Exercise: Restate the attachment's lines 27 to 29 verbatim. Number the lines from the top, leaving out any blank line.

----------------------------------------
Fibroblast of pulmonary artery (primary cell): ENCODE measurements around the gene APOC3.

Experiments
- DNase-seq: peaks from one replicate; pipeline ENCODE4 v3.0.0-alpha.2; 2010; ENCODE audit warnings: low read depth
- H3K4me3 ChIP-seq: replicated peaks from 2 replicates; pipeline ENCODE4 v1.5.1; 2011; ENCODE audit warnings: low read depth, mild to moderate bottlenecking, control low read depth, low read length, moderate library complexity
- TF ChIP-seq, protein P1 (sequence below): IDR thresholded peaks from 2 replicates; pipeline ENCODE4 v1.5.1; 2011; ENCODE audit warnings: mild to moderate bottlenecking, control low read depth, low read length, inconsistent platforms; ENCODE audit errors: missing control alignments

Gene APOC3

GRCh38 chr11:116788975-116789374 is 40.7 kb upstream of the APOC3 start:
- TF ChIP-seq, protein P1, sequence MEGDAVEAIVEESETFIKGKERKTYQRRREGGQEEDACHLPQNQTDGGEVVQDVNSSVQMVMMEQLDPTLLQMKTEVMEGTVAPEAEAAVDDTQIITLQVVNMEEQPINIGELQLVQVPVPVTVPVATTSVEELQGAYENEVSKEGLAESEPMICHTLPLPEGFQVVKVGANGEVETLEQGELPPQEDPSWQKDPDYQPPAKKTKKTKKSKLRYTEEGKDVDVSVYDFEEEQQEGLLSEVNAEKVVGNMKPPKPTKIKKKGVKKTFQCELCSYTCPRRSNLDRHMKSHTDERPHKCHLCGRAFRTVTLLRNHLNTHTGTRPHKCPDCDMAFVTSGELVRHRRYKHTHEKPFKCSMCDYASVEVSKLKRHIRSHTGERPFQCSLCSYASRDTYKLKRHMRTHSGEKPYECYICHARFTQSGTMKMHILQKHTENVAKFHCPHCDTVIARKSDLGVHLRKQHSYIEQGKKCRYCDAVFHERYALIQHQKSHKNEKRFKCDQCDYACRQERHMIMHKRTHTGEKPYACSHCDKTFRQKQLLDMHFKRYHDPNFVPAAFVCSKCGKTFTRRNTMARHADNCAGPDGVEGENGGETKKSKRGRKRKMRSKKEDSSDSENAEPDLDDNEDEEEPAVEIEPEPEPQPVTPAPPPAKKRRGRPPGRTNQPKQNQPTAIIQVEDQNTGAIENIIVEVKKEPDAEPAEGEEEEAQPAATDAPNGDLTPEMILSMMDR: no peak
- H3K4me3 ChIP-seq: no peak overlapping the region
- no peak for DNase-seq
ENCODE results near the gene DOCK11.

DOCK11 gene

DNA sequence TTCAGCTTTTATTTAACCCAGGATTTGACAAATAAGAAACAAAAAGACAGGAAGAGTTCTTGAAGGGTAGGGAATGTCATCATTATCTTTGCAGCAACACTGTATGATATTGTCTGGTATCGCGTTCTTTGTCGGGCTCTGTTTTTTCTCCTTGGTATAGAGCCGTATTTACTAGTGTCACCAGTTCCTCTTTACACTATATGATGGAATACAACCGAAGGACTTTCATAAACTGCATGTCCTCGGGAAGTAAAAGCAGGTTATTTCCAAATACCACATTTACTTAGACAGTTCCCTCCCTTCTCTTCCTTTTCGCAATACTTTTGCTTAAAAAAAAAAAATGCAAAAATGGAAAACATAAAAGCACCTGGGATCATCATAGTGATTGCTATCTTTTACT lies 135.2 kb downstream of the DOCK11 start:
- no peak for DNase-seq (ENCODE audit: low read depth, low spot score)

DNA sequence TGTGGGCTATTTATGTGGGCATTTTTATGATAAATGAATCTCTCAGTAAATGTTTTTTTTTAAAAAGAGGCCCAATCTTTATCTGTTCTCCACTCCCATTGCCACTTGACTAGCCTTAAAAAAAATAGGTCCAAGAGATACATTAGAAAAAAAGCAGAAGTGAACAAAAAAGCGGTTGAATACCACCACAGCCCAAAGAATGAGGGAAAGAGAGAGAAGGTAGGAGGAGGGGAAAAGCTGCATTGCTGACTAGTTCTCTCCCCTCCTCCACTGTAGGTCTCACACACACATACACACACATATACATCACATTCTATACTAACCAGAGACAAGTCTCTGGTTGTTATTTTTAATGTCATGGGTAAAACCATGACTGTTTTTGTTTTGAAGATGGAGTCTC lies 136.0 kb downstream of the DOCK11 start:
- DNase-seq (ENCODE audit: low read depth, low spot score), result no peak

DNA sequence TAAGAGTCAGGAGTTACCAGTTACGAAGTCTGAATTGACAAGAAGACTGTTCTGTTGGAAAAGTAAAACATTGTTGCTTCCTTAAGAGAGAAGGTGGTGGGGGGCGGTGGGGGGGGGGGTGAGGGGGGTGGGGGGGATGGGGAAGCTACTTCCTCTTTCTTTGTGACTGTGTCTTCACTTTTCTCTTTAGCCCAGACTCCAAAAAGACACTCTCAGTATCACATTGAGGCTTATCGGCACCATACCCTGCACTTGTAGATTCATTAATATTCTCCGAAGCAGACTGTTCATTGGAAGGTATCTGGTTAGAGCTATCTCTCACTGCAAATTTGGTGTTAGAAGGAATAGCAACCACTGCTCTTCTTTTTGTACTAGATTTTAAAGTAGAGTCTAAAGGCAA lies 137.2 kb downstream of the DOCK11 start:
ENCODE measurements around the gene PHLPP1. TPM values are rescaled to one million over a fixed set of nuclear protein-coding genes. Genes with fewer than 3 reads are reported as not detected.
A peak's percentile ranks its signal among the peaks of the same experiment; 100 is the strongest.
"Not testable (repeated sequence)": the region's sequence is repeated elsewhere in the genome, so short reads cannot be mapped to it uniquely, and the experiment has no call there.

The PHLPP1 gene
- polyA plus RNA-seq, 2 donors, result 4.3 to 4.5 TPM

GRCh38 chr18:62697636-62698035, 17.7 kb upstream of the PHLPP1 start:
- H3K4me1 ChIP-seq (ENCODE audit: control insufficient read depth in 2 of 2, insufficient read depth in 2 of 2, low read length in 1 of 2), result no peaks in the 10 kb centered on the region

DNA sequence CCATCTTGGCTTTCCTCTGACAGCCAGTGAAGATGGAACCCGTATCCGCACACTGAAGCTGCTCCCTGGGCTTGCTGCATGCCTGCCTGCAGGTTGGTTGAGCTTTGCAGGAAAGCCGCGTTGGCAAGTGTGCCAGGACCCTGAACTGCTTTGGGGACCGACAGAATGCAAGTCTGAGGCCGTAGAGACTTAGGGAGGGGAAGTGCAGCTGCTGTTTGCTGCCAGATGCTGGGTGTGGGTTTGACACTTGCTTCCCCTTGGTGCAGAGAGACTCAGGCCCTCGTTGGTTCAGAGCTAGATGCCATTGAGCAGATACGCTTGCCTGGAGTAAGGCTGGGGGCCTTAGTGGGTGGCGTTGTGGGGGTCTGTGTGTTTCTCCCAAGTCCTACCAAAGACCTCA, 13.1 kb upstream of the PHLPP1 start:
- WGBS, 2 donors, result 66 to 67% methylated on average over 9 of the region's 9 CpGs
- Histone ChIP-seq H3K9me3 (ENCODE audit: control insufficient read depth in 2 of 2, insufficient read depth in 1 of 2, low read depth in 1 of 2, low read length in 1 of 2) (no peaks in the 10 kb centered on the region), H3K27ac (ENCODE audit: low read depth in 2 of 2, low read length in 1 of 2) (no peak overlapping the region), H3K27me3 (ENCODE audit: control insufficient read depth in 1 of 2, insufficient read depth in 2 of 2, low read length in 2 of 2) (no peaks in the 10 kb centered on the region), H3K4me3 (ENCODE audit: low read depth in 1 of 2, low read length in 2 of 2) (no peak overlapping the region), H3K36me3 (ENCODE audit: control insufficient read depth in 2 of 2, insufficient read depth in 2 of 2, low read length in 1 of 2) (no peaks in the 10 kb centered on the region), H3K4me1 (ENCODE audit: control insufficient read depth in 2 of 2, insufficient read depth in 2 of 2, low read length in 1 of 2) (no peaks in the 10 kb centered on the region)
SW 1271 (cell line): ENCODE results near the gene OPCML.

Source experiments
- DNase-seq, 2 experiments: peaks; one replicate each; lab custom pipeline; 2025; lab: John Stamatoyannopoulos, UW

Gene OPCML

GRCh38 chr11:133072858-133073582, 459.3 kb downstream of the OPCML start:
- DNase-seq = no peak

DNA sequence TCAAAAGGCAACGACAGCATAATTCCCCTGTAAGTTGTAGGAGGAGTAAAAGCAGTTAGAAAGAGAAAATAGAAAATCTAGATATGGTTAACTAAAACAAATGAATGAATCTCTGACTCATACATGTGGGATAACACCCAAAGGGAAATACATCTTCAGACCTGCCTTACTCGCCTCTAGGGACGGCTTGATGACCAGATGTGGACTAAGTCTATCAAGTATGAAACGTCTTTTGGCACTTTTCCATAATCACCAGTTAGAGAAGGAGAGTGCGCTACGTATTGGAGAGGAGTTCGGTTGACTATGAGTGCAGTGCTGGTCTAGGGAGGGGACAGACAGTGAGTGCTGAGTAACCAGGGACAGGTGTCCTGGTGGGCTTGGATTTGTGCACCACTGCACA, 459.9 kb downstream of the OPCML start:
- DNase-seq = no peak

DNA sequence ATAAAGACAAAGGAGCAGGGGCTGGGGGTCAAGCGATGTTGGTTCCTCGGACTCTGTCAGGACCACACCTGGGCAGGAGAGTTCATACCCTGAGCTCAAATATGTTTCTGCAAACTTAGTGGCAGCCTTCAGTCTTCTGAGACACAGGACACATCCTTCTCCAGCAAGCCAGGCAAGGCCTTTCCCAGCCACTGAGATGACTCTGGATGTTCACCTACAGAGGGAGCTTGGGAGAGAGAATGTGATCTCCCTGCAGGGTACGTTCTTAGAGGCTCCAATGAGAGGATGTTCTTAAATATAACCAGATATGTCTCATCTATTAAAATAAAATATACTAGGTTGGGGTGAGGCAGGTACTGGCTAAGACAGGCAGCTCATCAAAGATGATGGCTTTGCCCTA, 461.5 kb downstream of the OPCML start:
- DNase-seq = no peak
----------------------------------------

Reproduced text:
- Histone ChIP-seq H3K9me3 (ENCODE audit: control insufficient read depth in 2 of 2, insufficient read depth in 1 of 2, low read depth in 1 of 2, low read length in 1 of 2) (no peaks in the 10 kb centered on the region), H3K27ac (ENCODE audit: low read depth in 2 of 2, low read length in 1 of 2) (no peak overlapping the region), H3K27me3 (ENCODE audit: control insufficient read depth in 1 of 2, insufficient read depth in 2 of 2, low read length in 2 of 2) (no peaks in the 10 kb centered on the region), H3K4me3 (ENCODE audit: low read depth in 1 of 2, low read length in 2 of 2) (no peak overlapping the region), H3K36me3 (ENCODE audit: control insufficient read depth in 2 of 2, insufficient read depth in 2 of 2, low read length in 1 of 2) (no peaks in the 10 kb centered on the region), H3K4me1 (ENCODE audit: control insufficient read depth in 2 of 2, insufficient read depth in 2 of 2, low read length in 1 of 2) (no peaks in the 10 kb centered on the region)
SW 1271 (cell line): ENCODE results near the gene OPCML.

Source experiments